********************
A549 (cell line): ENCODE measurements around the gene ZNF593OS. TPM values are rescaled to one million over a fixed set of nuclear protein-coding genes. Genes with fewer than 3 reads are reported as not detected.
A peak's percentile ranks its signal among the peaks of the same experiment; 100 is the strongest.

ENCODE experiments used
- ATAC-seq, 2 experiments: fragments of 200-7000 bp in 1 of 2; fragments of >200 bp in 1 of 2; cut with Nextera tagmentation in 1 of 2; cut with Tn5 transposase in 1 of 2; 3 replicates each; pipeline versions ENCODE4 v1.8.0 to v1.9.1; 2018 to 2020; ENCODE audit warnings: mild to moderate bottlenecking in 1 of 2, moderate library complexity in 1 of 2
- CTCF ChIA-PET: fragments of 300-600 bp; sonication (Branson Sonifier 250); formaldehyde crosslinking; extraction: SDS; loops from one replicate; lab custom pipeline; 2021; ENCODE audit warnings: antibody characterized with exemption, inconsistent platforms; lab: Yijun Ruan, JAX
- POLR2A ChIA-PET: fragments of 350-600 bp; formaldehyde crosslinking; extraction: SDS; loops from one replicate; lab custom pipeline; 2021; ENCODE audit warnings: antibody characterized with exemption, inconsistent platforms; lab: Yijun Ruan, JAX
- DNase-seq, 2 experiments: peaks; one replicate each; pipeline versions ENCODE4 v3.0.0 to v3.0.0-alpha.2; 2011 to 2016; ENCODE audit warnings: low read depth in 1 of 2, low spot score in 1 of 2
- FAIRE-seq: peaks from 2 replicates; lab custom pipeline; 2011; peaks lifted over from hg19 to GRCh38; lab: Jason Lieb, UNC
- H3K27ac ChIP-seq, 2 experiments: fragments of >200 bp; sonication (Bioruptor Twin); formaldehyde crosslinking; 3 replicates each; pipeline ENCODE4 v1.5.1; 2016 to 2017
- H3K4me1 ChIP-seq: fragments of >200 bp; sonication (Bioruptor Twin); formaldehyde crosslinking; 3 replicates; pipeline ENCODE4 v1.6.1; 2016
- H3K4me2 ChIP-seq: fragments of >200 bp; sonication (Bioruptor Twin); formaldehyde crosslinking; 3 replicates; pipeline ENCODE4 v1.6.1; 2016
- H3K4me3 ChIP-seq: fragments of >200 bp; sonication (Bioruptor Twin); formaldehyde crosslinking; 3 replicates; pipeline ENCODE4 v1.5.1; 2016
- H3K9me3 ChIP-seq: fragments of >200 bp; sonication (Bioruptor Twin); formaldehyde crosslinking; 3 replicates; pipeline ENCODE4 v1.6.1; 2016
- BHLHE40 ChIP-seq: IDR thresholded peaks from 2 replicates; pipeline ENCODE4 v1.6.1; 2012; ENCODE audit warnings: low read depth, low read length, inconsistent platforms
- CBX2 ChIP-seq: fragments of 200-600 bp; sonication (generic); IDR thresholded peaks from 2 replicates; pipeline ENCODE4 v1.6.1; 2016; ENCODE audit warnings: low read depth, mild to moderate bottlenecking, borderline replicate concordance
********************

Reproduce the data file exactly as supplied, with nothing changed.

A549 (cell line): ENCODE measurements around the gene ZNF593OS. TPM values are rescaled to one million over a fixed set of nuclear protein-coding genes. Genes with fewer than 3 reads are reported as not detected.
A peak's percentile ranks its signal among the peaks of the same experiment; 100 is the strongest.

ENCODE experiments used
- ATAC-seq, 2 experiments: fragments of 200-7000 bp in 1 of 2; fragments of >200 bp in 1 of 2; cut with Nextera tagmentation in 1 of 2; cut with Tn5 transposase in 1 of 2; 3 replicates each; pipeline versions ENCODE4 v1.8.0 to v1.9.1; 2018 to 2020; ENCODE audit warnings: mild to moderate bottlenecking in 1 of 2, moderate library complexity in 1 of 2
- CTCF ChIA-PET: fragments of 300-600 bp; sonication (Branson Sonifier 250); formaldehyde crosslinking; extraction: SDS; loops from one replicate; lab custom pipeline; 2021; ENCODE audit warnings: antibody characterized with exemption, inconsistent platforms; lab: Yijun Ruan, JAX
- POLR2A ChIA-PET: fragments of 350-600 bp; formaldehyde crosslinking; extraction: SDS; loops from one replicate; lab custom pipeline; 2021; ENCODE audit warnings: antibody characterized with exemption, inconsistent platforms; lab: Yijun Ruan, JAX
- DNase-seq, 2 experiments: peaks; one replicate each; pipeline versions ENCODE4 v3.0.0 to v3.0.0-alpha.2; 2011 to 2016; ENCODE audit warnings: low read depth in 1 of 2, low spot score in 1 of 2
- FAIRE-seq: peaks from 2 replicates; lab custom pipeline; 2011; peaks lifted over from hg19 to GRCh38; lab: Jason Lieb, UNC
- H3K27ac ChIP-seq, 2 experiments: fragments of >200 bp; sonication (Bioruptor Twin); formaldehyde crosslinking; 3 replicates each; pipeline ENCODE4 v1.5.1; 2016 to 2017
- H3K4me1 ChIP-seq: fragments of >200 bp; sonication (Bioruptor Twin); formaldehyde crosslinking; 3 replicates; pipeline ENCODE4 v1.6.1; 2016
- H3K4me2 ChIP-seq: fragments of >200 bp; sonication (Bioruptor Twin); formaldehyde crosslinking; 3 replicates; pipeline ENCODE4 v1.6.1; 2016
- H3K4me3 ChIP-seq: fragments of >200 bp; sonication (Bioruptor Twin); formaldehyde crosslinking; 3 replicates; pipeline ENCODE4 v1.5.1; 2016
- H3K9me3 ChIP-seq: fragments of >200 bp; sonication (Bioruptor Twin); formaldehyde crosslinking; 3 replicates; pipeline ENCODE4 v1.6.1; 2016
- BHLHE40 ChIP-seq: IDR thresholded peaks from 2 replicates; pipeline ENCODE4 v1.6.1; 2012; ENCODE audit warnings: low read depth, low read length, inconsistent platforms
- CBX2 ChIP-seq: fragments of 200-600 bp; sonication (generic); IDR thresholded peaks from 2 replicates; pipeline ENCODE4 v1.6.1; 2016; ENCODE audit warnings: low read depth, mild to moderate bottlenecking, borderline replicate concordance